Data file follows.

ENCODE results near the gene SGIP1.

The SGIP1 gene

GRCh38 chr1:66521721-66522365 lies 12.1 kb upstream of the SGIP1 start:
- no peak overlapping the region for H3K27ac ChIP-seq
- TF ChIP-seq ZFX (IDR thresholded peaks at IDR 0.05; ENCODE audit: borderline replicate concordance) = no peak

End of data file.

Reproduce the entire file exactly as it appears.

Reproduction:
ENCODE results near the gene SGIP1.

The SGIP1 gene

GRCh38 chr1:66521721-66522365 lies 12.1 kb upstream of the SGIP1 start:
- no peak overlapping the region for H3K27ac ChIP-seq
- TF ChIP-seq ZFX (IDR thresholded peaks at IDR 0.05; ENCODE audit: borderline replicate concordance) = no peak